Following Henry VIII’s dissolution of the monastries, between 1536 and 1541, Mottisfont, a 12th-century Augustinian priory, was converted into a private mansion.
In the 1740s the Tudor mansion was extensively remodelled by the Barker Mill family, resulting in the building that you see today. At the end of the 19th-century wealthy banker Daniel Meinertzhagen rented the property and under the terms of his rental agreement was forbidden to instal electric light or central heating. In 1934 Mr and Mrs Maud and Gilbert Russell came to live at Mottisfont. The Russells were famed for hosting lavish country house parties and guests included artist Rex Whistler, writer Ian Fleming and the Churchills. Maud once sat for Henri Matisse at his Paris studio in 1937 and was well known for her arts patronage. During the Second World War Mottisfont became a temporary hospital and The Long Gallery was converted into a ward for non-critical casualties.
The gardens at Mottisfont are world-class and visitors come from all of the world to see the dazzling displys of old-fashioned shrubs and roses. In June the two walled gardens are breathtaking.
There is also a Winter Garden and pleasure grounds. The pleasure grounds have many historic statues, including four stone figures that were originally surrounding a Roman bath-house. The Gothick Summerhouse on the north lawn dates back to the 19th-century and its floor is paved with recycled medieval encaustic tiles from the original priory. If you are lucky, Murphy the resident cat will greet you with his friendly purr.
Until the 2nd of October an exhibition, ‘Enchanted Garden: Flower Fairies and Dark Tales’, featuring 30 original Flower Fairy watercolour illustrations by English artist Cicely Mary Barker (1895-1973), is taking place in the stylish new art gallery situated on the top floor of the main house. The exhibition is beautifully curated and is suited to the space perfectly. Cicely Mary Barker was born and lived in Croydon, Surrey. She began to study art by taking a correspondence course when she was child and at the age of 13 she attended evening art classes at the Croydon Art School. Her first illustrated book in the Flower Fairies series, Flower Fairies of the Spring, was published in 1923. In 1989 Frederick Warne & Co (publishers of works by Kate Greenaway, Edward Lear, Walter Crane and Beatrix Potter) acquired the Flower Fairies properties. To complement this exhibition there are also contemporary works on display that attempt to explore the darker side of fairy tales. If you have children with you when visiting then pick-up The Mottisfont Enigma map and see if you can solve the Mottisfont Enigma Trail which has been created throughout the gardens and house. This activity also runs until the 2nd October.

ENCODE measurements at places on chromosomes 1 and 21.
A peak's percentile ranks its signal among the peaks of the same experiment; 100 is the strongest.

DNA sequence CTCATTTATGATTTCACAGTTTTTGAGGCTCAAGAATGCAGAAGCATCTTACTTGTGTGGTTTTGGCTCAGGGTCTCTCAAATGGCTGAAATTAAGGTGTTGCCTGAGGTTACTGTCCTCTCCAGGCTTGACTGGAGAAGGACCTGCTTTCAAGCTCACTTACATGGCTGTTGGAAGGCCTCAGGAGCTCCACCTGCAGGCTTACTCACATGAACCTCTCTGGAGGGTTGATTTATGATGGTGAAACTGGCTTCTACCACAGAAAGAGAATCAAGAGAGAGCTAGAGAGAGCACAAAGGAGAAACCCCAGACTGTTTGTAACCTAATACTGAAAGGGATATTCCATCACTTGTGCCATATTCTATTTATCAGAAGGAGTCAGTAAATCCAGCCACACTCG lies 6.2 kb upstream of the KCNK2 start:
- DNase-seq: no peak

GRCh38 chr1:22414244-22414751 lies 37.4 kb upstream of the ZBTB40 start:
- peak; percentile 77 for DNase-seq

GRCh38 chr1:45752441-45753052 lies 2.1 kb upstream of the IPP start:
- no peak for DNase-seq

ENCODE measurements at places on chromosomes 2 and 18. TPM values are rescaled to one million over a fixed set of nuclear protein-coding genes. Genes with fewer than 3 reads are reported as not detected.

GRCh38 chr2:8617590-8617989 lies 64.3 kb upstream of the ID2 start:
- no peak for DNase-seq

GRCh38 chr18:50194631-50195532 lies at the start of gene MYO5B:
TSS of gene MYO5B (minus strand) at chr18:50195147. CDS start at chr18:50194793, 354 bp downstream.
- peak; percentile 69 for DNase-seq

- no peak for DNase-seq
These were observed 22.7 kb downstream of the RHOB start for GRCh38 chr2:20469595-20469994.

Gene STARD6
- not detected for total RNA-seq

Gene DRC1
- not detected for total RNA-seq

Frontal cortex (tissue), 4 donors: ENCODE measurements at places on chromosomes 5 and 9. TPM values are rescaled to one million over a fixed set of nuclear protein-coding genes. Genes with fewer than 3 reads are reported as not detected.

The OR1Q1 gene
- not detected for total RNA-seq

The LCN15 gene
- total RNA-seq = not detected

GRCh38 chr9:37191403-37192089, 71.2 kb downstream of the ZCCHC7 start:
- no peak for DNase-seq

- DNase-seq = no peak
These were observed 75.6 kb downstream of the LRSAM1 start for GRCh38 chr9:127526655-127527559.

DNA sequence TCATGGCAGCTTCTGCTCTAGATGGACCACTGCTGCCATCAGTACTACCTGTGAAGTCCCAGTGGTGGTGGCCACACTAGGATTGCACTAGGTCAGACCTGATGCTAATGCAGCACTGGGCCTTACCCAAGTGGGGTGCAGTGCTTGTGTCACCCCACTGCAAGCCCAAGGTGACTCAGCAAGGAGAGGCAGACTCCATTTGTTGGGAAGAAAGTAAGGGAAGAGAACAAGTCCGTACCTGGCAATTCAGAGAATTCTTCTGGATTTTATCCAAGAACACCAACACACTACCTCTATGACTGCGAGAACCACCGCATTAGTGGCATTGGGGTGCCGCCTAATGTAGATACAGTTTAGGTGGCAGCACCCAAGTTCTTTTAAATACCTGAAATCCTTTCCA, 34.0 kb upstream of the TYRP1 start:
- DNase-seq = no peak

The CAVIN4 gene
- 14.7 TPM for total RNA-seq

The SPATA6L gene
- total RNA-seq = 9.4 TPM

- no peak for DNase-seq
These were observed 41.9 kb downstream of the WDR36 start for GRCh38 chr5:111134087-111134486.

For more information on Mottisfont Abbey click here.
For more information on Cicely Mary Barker and the Flower Fairies click here.